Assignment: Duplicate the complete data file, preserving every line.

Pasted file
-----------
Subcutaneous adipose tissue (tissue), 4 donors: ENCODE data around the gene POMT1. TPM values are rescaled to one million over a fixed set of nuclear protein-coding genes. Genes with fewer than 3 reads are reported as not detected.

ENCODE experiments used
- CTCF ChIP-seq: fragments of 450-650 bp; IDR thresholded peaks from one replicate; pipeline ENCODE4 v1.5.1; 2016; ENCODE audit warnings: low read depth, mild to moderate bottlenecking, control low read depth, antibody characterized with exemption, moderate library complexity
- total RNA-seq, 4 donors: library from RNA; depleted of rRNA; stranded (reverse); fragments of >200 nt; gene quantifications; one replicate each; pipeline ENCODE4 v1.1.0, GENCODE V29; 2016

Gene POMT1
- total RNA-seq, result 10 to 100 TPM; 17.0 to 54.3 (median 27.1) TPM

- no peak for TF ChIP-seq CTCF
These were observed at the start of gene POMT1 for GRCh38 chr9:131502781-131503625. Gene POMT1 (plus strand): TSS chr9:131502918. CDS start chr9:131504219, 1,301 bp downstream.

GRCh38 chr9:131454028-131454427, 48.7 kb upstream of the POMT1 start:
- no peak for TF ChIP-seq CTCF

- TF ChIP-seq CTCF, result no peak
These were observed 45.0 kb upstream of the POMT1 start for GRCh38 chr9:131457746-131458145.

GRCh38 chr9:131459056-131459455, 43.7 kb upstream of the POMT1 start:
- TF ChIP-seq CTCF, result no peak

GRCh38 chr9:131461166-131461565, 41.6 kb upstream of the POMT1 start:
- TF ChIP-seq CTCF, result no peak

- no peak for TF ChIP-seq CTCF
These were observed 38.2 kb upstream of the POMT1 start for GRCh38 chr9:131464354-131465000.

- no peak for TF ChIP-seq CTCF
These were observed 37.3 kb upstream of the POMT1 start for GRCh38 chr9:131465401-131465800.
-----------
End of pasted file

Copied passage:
Subcutaneous adipose tissue (tissue), 4 donors: ENCODE data around the gene POMT1. TPM values are rescaled to one million over a fixed set of nuclear protein-coding genes. Genes with fewer than 3 reads are reported as not detected.

ENCODE experiments used
- CTCF ChIP-seq: fragments of 450-650 bp; IDR thresholded peaks from one replicate; pipeline ENCODE4 v1.5.1; 2016; ENCODE audit warnings: low read depth, mild to moderate bottlenecking, control low read depth, antibody characterized with exemption, moderate library complexity
- total RNA-seq, 4 donors: library from RNA; depleted of rRNA; stranded (reverse); fragments of >200 nt; gene quantifications; one replicate each; pipeline ENCODE4 v1.1.0, GENCODE V29; 2016

Gene POMT1
- total RNA-seq, result 10 to 100 TPM; 17.0 to 54.3 (median 27.1) TPM

- no peak for TF ChIP-seq CTCF
These were observed at the start of gene POMT1 for GRCh38 chr9:131502781-131503625. Gene POMT1 (plus strand): TSS chr9:131502918. CDS start chr9:131504219, 1,301 bp downstream.

GRCh38 chr9:131454028-131454427, 48.7 kb upstream of the POMT1 start:
- no peak for TF ChIP-seq CTCF

- TF ChIP-seq CTCF, result no peak
These were observed 45.0 kb upstream of the POMT1 start for GRCh38 chr9:131457746-131458145.

GRCh38 chr9:131459056-131459455, 43.7 kb upstream of the POMT1 start:
- TF ChIP-seq CTCF, result no peak

GRCh38 chr9:131461166-131461565, 41.6 kb upstream of the POMT1 start:
- TF ChIP-seq CTCF, result no peak

- no peak for TF ChIP-seq CTCF
These were observed 38.2 kb upstream of the POMT1 start for GRCh38 chr9:131464354-131465000.

- no peak for TF ChIP-seq CTCF
These were observed 37.3 kb upstream of the POMT1 start for GRCh38 chr9:131465401-131465800.